ICD-10 Code S60.561

Insect bite (nonvenomous) of right hand

Version 2019 Non-Billable Code

Not Valid for Submission

S60.561 is a "header" nonspecific and non-billable code code, consider using a code with a higher level of specificity for a diagnosis of insect bite (nonvenomous) of right hand. The code is NOT valid for the year 2020 for the submission of HIPAA-covered transactions.

ICD-10: S60.561
Short Description:Insect bite (nonvenomous) of right hand
Long Description:Insect bite (nonvenomous) of right hand

Consider the following ICD-10 codes with a higher level of specificity:

  • S60.561A - Insect bite (nonvenomous) of right hand, initial encounter
  • S60.561D - Insect bite (nonvenomous) of right hand, subsequent encounter
  • S60.561S - Insect bite (nonvenomous) of right hand, sequela

Code Classification

  • Injury, poisoning and certain other consequences of external causes (S00–T98)
    • Injuries to the wrist, hand and fingers (S60-S69)
      • Superficial injury of wrist, hand and fingers (S60)

Code History

  • FY 2016 - New Code, effective from 10/1/2015 through 9/30/2016
    (first year ICD-10-CM implemented into the HIPAA mandated code set)
  • FY 2017 - No Change, effective from 10/1/2016 through 9/30/2017
  • FY 2018 - No Change, effective from 10/1/2017 through 9/30/2018
  • FY 2019 - No Change, effective from 10/1/2018 through 9/30/2019
  • FY 2020 - No Change, effective from 10/1/2019 through 9/30/2020

Information for Medical Professionals

Synonyms

The following clinical terms are approximate synonyms or lay terms that might be used to identify the correct diagnosis code:

  • Infected insect bite of hand
  • Insect bite to hand - nonvenomous
  • Nonvenomous insect bite of hand with infection
  • Nonvenomous insect bite of right hand with infection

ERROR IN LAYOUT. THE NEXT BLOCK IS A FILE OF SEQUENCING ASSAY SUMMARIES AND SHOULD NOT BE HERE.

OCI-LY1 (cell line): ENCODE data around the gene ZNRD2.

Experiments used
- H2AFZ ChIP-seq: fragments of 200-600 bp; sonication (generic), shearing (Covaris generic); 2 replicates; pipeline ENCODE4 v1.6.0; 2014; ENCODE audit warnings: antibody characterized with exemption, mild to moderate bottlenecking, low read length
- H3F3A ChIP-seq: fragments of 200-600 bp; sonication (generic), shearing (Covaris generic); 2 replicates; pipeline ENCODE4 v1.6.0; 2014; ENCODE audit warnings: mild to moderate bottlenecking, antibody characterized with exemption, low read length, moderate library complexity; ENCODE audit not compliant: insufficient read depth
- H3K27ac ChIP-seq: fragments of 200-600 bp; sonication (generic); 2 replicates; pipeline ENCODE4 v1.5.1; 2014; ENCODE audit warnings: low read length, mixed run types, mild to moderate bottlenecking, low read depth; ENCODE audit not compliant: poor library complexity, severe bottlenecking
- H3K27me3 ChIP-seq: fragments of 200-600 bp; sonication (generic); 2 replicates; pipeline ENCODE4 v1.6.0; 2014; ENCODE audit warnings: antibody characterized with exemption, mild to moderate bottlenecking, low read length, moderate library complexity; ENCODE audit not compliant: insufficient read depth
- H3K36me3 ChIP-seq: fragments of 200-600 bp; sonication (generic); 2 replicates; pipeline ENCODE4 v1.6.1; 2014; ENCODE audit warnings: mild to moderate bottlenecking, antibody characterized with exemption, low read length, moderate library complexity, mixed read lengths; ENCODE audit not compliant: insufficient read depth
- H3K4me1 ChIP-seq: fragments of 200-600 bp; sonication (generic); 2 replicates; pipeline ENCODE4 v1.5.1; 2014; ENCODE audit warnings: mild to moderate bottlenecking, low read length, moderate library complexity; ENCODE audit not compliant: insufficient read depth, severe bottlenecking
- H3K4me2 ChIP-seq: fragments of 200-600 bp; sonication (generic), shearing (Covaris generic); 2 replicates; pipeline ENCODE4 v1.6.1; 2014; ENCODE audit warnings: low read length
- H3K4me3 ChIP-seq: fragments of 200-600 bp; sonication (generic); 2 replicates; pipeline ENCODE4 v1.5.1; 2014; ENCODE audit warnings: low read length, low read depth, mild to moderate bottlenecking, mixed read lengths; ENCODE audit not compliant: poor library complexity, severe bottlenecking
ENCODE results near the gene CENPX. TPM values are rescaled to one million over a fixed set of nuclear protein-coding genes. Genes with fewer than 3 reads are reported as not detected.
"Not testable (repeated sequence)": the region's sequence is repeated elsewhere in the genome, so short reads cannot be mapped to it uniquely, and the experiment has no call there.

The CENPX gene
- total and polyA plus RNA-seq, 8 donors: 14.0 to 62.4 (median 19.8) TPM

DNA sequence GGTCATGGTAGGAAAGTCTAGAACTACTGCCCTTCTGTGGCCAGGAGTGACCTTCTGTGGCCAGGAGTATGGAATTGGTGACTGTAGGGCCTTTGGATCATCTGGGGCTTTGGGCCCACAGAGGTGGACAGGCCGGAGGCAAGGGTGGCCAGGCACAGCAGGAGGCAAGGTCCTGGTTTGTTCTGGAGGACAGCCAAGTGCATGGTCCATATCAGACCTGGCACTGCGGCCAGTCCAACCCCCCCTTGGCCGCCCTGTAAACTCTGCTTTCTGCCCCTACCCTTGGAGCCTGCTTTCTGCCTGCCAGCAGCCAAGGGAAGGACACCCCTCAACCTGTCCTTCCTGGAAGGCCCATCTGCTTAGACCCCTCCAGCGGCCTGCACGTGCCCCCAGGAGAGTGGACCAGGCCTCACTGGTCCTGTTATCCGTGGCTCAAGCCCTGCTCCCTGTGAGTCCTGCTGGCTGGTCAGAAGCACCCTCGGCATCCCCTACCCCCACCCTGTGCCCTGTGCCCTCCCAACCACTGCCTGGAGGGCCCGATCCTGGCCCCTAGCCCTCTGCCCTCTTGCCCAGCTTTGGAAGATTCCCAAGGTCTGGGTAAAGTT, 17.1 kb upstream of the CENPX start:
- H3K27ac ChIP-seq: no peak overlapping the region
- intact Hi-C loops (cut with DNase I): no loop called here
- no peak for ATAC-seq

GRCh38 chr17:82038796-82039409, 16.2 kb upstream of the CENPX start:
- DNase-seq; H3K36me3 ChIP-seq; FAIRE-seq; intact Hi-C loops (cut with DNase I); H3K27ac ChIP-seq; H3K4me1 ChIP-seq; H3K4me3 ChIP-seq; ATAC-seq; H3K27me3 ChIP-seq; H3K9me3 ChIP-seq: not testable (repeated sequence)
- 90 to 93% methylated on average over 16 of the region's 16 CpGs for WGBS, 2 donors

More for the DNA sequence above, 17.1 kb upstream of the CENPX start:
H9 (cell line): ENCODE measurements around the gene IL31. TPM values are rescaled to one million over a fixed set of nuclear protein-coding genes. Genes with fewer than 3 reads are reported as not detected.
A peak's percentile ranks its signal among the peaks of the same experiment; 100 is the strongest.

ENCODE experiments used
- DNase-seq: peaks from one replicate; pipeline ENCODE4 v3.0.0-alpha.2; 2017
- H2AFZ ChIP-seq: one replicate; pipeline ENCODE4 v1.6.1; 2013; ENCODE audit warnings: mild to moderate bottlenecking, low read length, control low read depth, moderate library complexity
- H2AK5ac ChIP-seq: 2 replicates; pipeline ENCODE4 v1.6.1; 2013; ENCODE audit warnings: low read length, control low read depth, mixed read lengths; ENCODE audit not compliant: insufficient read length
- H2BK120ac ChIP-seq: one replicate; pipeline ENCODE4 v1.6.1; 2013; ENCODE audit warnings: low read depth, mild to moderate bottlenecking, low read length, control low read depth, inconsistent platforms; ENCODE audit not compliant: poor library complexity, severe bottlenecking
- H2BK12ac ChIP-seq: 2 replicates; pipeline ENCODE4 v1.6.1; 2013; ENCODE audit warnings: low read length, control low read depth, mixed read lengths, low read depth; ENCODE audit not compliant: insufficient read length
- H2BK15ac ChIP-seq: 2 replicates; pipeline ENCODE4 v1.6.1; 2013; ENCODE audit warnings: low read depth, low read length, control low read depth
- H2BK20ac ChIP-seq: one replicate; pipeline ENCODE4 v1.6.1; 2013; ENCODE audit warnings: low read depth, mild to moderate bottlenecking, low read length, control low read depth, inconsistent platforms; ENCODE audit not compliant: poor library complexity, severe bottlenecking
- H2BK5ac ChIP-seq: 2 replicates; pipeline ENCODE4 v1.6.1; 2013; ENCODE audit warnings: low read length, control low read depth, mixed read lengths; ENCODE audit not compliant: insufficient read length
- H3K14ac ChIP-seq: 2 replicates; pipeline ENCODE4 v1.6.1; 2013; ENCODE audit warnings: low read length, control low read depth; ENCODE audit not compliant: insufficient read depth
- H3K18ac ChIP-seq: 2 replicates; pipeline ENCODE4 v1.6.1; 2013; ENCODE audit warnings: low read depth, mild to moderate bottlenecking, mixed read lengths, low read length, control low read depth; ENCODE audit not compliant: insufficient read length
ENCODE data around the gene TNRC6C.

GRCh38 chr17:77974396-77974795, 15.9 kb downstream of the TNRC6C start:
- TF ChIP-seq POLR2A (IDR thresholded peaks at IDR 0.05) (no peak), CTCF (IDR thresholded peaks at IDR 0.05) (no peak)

Information for Patients


Insect Bites and Stings

Most insect bites are harmless, though they sometimes cause discomfort. Bee, wasp, and hornet stings and fire ant bites usually hurt. Mosquito and flea bites usually itch. Insects can also spread diseases. In the United States, some mosquitoes spread West Nile virus. Travelers outside the United States may be at risk for malaria and other infections.

To prevent insect bites and their complications

  • Don't bother insects
  • Use insect repellant
  • Wear protective clothing
  • Be careful when you eat outside because food attracts insects
  • If you know you have severe allergic reactions to insect bites and stings (such as anaphylaxis), carry an emergency epinephrine kit

[Learn More]

ICD-10 Footnotes

General Equivalence Map Definitions
The ICD-10 and ICD-9 GEMs are used to facilitate linking between the diagnosis codes in ICD-9-CM and the new ICD-10-CM code set. The GEMs are the raw material from which providers, health information vendors and payers can derive specific applied mappings to meet their needs.

  • Approximate Flag - The approximate flag is on, indicating that the relationship between the code in the source system and the code in the target system is an approximate equivalent.
  • No Map Flag - The no map flag indicates that a code in the source system is not linked to any code in the target system.
  • Combination Flag - The combination flag indicates that more than one code in the target system is required to satisfy the full equivalent meaning of a code in the source system.